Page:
The FCC believes that because customers of DigitalVoice and similar services can use their phones from a broadband connection anywhere on the planet, it is next to impossible to determine whether a VoIP call is local, interstate or even inernational. Because VoIP calls cannot be defined by separate interstate and intrastate components, it would be inefficient for these calls to be subject to a patchwork of local regulations.
As with the Minnesota Public Utilities Commission ruling that the FCC overturned today, a state cannot unilaterally order a VoIP services provider to offer emergency 9-1-1 service comparable to an ILEC.
It's clear from a read of Chair Michael Powell'swritten opinion that while he regardsVoIP 9-1-1 as a feature that is notunder theauthority of a stateregulatory body to require, VoIP providers already know it is in their best interest to do so - and are already seeking and enacting solutions to make that happen.
Powell apparently has much faith in the National Emergency Number Association's joint efforts with several VoIP providers to, as he put it, "promote a fully functional 9-1-1 system that responds any time, anywhere from any device."
Although today's decision was unanimous, a careful read of the concurring statements authored by two other FCC comms. seem to indicate considerably less faith than Powell has in the inevitability of 9-1-1 without more of a regulatory push to do so.
Commissioner Jonathan Adelstein wrote: "I also have reservations about our pre-emption of a State's efforts to ensure the public safety of its citizens, based here on the linkage of the 9-1-1 requirement with a State certification. Our approach of overriding States'public safety efforts without clear federal direction takes us into a dangerous territory in which consumers may come to rely on services without the benefit of the critical safety net they have come to expect."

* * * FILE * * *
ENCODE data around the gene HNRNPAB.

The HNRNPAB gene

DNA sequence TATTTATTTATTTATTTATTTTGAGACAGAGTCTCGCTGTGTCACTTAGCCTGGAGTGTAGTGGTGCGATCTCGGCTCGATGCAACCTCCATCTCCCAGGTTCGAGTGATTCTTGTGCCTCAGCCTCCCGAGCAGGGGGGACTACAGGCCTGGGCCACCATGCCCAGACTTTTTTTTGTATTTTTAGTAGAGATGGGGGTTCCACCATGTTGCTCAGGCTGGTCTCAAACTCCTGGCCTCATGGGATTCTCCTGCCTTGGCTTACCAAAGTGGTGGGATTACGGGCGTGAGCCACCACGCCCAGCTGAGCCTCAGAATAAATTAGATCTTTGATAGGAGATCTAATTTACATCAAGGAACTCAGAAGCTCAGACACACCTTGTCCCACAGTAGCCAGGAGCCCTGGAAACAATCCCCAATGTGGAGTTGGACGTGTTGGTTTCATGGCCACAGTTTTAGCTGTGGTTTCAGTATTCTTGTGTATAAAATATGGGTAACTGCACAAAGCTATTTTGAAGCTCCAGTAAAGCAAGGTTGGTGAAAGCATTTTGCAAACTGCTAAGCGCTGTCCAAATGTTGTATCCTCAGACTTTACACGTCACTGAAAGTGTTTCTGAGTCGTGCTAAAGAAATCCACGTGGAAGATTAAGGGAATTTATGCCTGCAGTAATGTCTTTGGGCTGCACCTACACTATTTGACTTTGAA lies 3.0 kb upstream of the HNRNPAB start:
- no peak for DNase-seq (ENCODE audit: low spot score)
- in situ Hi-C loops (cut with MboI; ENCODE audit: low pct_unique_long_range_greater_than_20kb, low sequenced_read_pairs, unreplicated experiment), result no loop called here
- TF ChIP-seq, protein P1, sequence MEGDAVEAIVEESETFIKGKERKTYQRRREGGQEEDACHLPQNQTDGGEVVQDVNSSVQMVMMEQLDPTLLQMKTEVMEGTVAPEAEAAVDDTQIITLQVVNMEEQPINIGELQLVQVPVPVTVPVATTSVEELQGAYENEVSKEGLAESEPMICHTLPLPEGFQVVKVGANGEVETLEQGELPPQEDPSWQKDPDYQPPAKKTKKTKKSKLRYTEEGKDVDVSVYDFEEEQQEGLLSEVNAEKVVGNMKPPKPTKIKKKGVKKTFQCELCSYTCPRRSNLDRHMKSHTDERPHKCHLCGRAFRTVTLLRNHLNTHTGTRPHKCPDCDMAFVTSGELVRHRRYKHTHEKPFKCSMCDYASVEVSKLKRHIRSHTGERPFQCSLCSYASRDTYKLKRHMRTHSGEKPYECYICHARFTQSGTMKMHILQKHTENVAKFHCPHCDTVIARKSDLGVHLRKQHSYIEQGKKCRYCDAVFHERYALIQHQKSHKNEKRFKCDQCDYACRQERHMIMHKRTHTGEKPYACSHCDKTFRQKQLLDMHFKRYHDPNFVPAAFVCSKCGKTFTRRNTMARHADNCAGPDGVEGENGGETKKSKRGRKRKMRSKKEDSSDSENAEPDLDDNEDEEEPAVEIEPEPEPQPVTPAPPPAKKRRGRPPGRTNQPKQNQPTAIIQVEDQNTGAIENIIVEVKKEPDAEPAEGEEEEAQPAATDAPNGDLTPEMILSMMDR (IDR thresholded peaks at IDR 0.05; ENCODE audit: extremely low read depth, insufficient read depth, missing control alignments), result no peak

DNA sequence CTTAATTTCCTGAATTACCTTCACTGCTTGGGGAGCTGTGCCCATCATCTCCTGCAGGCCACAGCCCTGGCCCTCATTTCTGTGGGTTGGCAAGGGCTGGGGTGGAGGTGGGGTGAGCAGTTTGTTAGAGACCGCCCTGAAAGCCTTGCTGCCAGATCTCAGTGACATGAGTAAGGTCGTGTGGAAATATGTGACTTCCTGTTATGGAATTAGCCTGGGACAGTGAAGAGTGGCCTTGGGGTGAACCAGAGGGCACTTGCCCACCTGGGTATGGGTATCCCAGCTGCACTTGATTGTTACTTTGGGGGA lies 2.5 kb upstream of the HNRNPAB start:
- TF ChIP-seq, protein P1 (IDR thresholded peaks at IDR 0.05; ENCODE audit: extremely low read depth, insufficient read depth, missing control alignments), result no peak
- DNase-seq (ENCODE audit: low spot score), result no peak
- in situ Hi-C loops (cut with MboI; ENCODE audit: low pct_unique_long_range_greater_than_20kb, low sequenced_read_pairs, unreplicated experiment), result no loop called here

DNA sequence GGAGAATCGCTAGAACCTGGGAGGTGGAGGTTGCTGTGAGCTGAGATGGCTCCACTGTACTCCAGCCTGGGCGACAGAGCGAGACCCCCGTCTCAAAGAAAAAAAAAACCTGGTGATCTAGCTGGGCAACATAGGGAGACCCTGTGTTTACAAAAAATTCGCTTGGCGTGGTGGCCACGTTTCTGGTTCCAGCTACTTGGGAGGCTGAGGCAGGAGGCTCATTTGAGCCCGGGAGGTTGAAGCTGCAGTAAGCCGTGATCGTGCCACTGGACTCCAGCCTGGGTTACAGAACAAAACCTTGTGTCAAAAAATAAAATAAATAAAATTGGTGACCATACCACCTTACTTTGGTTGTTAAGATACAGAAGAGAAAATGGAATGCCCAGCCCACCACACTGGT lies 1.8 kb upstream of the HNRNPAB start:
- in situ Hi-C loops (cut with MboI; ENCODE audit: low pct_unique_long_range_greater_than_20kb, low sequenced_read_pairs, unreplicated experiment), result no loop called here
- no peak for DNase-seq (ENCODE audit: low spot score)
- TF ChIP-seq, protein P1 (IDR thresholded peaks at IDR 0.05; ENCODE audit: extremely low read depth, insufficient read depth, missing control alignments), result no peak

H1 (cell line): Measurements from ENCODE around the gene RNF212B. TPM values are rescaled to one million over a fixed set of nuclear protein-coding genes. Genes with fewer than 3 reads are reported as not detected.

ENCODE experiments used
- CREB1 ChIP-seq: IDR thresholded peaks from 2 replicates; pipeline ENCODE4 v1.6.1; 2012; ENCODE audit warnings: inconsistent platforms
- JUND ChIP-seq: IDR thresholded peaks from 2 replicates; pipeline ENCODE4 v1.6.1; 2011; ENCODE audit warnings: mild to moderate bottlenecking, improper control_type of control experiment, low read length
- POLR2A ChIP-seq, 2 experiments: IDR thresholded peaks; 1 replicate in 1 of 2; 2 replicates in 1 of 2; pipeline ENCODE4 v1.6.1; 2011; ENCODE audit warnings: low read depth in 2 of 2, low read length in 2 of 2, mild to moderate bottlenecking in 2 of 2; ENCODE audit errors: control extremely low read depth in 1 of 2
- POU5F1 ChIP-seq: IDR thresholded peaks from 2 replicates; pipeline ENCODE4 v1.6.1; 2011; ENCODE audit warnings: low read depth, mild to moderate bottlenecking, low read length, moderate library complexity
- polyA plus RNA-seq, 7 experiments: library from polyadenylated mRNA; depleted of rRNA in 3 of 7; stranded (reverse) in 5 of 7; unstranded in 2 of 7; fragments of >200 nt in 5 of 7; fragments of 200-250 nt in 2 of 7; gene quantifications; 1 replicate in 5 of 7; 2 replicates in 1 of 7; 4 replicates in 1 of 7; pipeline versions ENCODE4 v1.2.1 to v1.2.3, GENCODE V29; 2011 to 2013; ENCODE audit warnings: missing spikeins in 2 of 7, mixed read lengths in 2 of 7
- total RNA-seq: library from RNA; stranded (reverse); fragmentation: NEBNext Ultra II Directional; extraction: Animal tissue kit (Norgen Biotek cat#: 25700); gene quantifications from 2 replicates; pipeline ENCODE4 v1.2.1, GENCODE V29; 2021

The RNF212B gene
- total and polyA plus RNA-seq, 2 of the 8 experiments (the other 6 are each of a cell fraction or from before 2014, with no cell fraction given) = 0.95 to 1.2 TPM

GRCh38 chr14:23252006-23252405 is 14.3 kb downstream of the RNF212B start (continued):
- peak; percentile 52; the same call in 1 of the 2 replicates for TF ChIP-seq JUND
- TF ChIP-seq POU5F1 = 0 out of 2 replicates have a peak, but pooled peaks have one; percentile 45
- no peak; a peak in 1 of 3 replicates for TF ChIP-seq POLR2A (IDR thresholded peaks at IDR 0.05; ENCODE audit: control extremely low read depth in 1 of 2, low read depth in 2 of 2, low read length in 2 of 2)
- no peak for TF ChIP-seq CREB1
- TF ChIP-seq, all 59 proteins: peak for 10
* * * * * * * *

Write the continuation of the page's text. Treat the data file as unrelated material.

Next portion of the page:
Commissioner Michael Copps was evenmore strident, urging that national consistency in VoIP 9-1-1 should be explored by a "universal service solutions summit" involving varioustelecommunications communications industry,regulatory, and first-responder agencytelecommunications officials.
The Commission did not, as some had hoped, specifically prohibit jurisdictions from imposing taxes on VoIP services.
Here's my take on all of this:
Powell is right that VoIP providers feel the need to enable 9-1-1. I think they will eventually all get on board if only for market acceptance reasons.
What is needed is some sort of standardization push, an acceleration of the timetable to make it happen, and a pre-emptive strike against inconsistencies that would inevitably occur if competing VoIP providers were left to their own devices.
And as for taxes,sure, VoIP is Internet-based, and is not a local service. I don't pay separate local taxes for my Internet service. But local jurisdictions, many of whom are hungry for revenue,smell a cash cow here.
Just today, I have read a letter that one such jurisdiction sent a VoIP services provider. They base almost their entire argument on the provisions of their Utility Users Tax, or UUT. Apparently, Internet access is included in the UUT's definition of communications services, and thus is taxable.
But to that, I say that just because you call a service "taxable" does not mean that the legal or technical reason for calling it that holds water.
We'll be tracking this battleground, and reading your comments.